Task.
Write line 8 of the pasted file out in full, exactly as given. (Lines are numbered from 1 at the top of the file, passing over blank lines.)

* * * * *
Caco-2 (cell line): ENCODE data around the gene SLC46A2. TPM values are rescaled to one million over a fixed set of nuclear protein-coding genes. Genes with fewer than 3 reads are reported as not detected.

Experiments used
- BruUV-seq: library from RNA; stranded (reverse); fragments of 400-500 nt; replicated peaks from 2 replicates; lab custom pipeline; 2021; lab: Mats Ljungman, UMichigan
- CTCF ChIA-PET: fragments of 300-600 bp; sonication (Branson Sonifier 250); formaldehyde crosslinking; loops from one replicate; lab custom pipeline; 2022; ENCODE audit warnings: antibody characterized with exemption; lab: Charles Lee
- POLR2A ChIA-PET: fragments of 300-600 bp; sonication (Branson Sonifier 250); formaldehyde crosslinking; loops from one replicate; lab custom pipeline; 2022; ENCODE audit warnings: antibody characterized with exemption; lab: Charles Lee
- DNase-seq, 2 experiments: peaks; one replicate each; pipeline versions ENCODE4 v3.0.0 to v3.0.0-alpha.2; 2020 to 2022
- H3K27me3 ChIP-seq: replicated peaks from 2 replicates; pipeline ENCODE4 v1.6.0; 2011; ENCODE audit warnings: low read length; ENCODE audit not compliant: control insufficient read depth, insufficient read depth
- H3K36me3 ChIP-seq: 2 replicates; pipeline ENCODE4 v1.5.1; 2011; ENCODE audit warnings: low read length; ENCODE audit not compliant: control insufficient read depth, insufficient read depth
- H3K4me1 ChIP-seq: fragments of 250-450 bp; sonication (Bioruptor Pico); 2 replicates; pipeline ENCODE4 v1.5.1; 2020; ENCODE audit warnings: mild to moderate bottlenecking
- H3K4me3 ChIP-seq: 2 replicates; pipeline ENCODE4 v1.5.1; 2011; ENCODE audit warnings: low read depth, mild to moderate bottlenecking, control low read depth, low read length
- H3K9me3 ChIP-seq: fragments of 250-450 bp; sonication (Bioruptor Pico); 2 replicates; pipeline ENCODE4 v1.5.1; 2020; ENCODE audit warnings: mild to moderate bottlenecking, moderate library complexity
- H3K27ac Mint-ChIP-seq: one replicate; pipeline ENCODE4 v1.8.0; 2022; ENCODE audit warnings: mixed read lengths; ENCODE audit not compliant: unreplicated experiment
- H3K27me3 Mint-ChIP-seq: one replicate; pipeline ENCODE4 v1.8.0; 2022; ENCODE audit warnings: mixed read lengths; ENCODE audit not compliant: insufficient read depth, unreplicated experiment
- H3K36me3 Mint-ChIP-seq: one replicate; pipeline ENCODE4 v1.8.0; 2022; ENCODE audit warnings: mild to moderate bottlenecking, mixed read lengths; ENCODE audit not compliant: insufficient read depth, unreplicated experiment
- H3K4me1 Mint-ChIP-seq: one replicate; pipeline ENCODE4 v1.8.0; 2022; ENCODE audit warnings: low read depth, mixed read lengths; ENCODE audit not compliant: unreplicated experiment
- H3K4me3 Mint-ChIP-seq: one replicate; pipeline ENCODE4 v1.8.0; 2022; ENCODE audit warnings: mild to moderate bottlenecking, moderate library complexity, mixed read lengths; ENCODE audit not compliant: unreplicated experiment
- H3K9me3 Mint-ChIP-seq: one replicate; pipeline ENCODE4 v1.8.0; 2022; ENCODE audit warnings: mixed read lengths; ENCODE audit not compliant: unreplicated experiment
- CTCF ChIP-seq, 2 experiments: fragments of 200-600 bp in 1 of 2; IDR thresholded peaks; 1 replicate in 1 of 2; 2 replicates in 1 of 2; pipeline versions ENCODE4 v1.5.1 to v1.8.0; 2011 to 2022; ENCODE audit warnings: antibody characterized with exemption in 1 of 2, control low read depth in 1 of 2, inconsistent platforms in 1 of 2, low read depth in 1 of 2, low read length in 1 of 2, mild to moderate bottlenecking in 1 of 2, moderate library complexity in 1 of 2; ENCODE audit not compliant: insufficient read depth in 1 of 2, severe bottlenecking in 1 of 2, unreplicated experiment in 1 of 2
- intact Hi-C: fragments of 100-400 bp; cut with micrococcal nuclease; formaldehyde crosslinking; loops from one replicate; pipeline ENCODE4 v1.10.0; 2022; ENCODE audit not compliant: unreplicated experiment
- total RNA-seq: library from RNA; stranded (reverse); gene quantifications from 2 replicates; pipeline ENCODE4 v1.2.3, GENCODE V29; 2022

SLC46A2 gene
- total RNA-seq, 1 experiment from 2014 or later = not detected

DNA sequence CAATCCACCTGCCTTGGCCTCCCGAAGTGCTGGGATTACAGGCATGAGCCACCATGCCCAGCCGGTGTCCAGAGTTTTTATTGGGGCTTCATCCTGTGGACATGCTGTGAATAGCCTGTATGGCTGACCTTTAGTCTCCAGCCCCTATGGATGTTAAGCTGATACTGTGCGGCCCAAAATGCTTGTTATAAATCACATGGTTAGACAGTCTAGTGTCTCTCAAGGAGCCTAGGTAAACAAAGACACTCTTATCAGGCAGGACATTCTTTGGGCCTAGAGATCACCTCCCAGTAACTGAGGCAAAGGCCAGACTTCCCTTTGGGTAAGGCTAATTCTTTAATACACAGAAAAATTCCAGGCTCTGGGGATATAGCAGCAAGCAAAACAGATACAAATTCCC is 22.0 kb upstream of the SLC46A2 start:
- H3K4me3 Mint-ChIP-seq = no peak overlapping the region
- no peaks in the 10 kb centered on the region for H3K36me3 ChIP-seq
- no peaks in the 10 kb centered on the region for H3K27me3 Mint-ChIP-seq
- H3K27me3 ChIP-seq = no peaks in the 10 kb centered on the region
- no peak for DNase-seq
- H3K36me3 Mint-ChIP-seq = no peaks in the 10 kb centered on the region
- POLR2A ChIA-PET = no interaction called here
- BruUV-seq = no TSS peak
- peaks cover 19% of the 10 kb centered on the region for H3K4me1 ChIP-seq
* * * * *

- H3K36me3 ChIP-seq: 2 replicates; pipeline ENCODE4 v1.5.1; 2011; ENCODE audit warnings: low read length; ENCODE audit not compliant: control insufficient read depth, insufficient read depth